A lightly-spiced molasses cookie with crushed peppermint in the dough, covered with frosting and more peppermint. Sounds weird…trust me.
So have you got your house all decked out for Christmas? We’re trying over here. We really are. This is the first year we’ve ever been in an actual house and not an apartment. Before when I put up my 8 decorations, it felt cozy and festive in our 20 square foot living room. But now that I have all this empty furniture-less space, my hand-made-Pinterest-wanna-be paper decorations are just not cutting it.
Even Eric noticed. He asked if I could pick up a tree skirt while I was at the store. This to cover up the plastic claw-like foot of our fake 5-foot Walmart Christmas tree. (We always travel during the holidays so have never been able to justify buying a real tree. To my everlasting shame, I assure you.)
We must have lost our box of ornaments during the move, because the only ones we could find were a couple homemade paper ones, a shatter-resistant glass ball with a Star Wars Stormtrooper sticker on it (why??), and a creepy little babushka ornament that I got at a white elephant party.
Also there is a 4-foot string of popcorn that we made for our first Christmas. We were all like, hey, we’re poor, let’s do popcorn strings and then 12 hours later we realized just how insane it is to needle through popcorn, so we gave up. It’s not long enough to wrap around the tree, so we just zig-zag-drape it across the front and hope no one notices. Supa classy.
But back to the tree skirt. Do you KNOW how much those things cost?? Like, more than our tree, apparently. All the ugly ones were $35, and then I saw one that was actually cute…for $40. Bummer!
I was trying to think of a way that I could make a paper tree skirt (I’m kidding, geez) when I walked past the aisle with the mini counter-top trees. You know, like the 24-inch ones. And lo and behold…tree skirts. Mini tree skirts. 8 bucks! I snagged one up faster than you can say ghetto Christmas.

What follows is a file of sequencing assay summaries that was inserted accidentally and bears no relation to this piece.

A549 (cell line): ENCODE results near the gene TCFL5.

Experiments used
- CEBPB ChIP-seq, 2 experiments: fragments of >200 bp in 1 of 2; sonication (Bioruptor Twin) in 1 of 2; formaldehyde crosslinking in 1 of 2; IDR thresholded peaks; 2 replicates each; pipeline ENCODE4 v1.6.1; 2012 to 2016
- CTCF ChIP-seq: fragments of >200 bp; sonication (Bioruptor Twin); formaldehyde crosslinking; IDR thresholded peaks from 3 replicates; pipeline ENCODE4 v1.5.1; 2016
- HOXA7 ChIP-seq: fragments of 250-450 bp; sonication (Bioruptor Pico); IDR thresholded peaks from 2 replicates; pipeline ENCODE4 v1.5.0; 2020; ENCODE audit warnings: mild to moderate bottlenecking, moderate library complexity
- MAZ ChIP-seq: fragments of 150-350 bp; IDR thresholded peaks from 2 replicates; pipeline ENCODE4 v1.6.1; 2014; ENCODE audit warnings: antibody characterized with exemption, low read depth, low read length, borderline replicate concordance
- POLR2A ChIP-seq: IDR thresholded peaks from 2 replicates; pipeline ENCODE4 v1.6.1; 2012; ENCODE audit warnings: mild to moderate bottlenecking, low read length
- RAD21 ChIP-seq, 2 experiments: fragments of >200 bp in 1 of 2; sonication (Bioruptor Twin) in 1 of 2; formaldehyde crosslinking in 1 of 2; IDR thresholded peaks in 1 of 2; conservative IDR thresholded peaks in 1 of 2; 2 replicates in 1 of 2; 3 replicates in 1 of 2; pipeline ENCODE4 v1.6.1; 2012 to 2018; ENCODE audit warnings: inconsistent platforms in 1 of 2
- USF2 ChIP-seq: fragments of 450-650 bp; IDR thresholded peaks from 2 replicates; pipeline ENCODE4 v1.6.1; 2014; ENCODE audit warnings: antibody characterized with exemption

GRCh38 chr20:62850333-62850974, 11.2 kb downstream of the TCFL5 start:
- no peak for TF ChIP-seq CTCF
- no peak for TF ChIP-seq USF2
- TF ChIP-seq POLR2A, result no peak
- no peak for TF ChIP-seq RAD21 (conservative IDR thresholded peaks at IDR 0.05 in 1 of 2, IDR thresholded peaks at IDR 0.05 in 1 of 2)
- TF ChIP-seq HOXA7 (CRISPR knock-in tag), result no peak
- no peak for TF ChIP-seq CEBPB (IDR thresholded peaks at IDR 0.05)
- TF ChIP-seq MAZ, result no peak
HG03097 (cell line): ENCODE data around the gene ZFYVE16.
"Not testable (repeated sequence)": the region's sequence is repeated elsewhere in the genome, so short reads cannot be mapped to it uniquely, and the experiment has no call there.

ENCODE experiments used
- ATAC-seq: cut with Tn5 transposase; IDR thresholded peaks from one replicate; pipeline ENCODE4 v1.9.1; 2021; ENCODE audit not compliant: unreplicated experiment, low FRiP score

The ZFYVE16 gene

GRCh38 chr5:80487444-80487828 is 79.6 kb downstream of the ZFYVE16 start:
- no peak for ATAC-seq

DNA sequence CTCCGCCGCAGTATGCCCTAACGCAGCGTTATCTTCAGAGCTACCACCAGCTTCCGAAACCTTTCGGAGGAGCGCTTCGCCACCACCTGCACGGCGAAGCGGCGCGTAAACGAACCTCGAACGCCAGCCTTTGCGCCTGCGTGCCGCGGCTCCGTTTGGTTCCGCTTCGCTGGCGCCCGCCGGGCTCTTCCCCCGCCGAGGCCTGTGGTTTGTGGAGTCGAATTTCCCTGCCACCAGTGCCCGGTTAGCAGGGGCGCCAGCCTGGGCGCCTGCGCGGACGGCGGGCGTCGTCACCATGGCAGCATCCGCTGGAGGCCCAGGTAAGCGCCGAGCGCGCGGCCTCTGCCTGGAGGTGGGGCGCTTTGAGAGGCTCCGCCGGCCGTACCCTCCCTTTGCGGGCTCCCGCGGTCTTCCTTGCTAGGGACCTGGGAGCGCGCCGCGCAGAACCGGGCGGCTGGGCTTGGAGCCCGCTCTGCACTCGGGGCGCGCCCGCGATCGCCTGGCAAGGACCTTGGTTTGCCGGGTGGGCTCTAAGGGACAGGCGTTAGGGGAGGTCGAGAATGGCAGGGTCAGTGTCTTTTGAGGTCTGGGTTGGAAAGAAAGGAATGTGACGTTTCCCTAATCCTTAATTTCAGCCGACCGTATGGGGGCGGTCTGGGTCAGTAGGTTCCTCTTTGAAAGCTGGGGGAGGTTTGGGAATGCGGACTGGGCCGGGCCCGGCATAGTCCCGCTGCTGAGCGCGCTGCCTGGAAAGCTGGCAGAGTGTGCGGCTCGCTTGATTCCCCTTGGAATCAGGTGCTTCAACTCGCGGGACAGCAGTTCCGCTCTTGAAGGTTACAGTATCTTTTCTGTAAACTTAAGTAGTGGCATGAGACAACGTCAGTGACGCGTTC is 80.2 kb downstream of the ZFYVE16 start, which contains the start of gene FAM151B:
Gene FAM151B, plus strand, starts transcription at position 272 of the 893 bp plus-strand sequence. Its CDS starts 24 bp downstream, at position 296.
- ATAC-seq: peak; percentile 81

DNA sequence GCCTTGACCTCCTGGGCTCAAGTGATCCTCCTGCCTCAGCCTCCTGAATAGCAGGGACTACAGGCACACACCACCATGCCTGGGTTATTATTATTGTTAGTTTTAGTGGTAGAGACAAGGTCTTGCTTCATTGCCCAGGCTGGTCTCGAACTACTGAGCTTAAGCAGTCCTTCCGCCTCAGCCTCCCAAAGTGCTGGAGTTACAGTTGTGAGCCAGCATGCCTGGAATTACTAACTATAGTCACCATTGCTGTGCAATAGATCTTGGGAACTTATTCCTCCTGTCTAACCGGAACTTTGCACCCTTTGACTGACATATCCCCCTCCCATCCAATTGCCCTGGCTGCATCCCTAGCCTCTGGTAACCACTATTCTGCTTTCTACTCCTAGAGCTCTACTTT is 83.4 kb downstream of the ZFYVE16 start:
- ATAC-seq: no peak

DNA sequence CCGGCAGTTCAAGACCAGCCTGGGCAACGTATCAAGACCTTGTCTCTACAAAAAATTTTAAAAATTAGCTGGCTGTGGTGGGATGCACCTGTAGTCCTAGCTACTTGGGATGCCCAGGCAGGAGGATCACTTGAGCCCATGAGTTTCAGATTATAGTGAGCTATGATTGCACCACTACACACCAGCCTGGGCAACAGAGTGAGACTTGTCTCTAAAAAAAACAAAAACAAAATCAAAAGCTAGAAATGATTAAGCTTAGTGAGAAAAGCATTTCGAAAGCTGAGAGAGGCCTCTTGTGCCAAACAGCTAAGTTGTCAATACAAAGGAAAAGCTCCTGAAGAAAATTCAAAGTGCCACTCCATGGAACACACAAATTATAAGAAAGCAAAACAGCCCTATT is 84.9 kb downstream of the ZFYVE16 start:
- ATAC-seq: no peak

Our pitiful tree now has what is essentially a red wool sock that doesn’t extend past the lowest branches. It’s festive, dangit.
My best friend in college made these Candy Lasses for Christmas every year. I love them. It’s her grandmother’s recipe. These cookies are kind of hard to describe without tasting them, but essentially they are a lightly-spiced molasses cookie with crushed peppermint in the dough, covered with frosting.
This sounds weird. I know. Molasses and peppermint? It is not a flavor combination that I would have ever thought of, but it totally works. There are only a couple tablespoons of molasses, so it is not overwhelming, but it still provides that deep golden flavor. These would be a great addition to your neighbor gifts! What cookies have you guys made so far this year?
Candy Lasses (Molasses Cookies with Peppermint)
- 2 cups flour
- 1 teaspoon baking powder
- ½ tsp salt
- ½ tsp cinnamon
- ½ tsp nutmeg
- ¼ tsp ginger
- 2/3 cup butter
- 1/4 cup brown sugar
- 1/4 cup white sugar
- 1 egg, room temperature
- 2 & 1/2 tablespoons molasses
- 1/2 cup crushed candy canes, about 7
For the frosting:
- 1 stick salted butter
- 2 cups powdered sugar
- 1 & 1/2 teaspoons vanilla
- 1 tablespoon milk
- 2-4 candy canes, crushed
- In a medium bowl, whisk together flour, baking powder, salt, cinnamon, nutmeg, and ginger. Set aside.
- In a large bowl or stand mixer, cream together 2/3 cup butter*. Add ¼ cup packed brown sugar and ¼ cup white sugar. Beat for about 2 minutes, scraping the sides well.
- Add egg and molasses. Beat on high until it's not lumpy anymore.
- Use a food processor or a rolling pin to crush 7 candy canes. Add crushed candy and dry ingredients all at once and mix until just combined, scraping sides.
- Line a baking sheet with parchment paper or a silpat. Use a 2-inch cookie scoop to drop them on the sheet about 2 inches apart. Bake at 350 degrees for 11-14 minutes. Take them out when they are no longer shiny on top.
- Remove to a wire rack after a couple minutes and let cool completely.
- Meanwhile, cream the butter in a large bowl. Add the powdered sugar, vanilla, and milk and combine well, scraping the sides of the bowl. Add more milk if it is too thick, powdered sugar if it is too thin.
- Crush 2-4 candy canes in a food processor or with a rolling pin.
- When the cookies have cooled, frost the cookies and immediately sprinkle with crushed candy canes. Or if you want you can stir that candy cane into the frosting, then spread it on. These will keep on the counter in a sealed container for 2 or 3 days.
Here’s what your candy canes will look like if you use a food processor. I like to have pretty fine pieces in the actual dough.
I used a rolling pin for these guys. You won’t be able to crush them as fine. I sprinkled this on the top.
Add the candy canes and dry ingredients all at once.
Here they are just out of the oven.
And there you have it! Enjoy!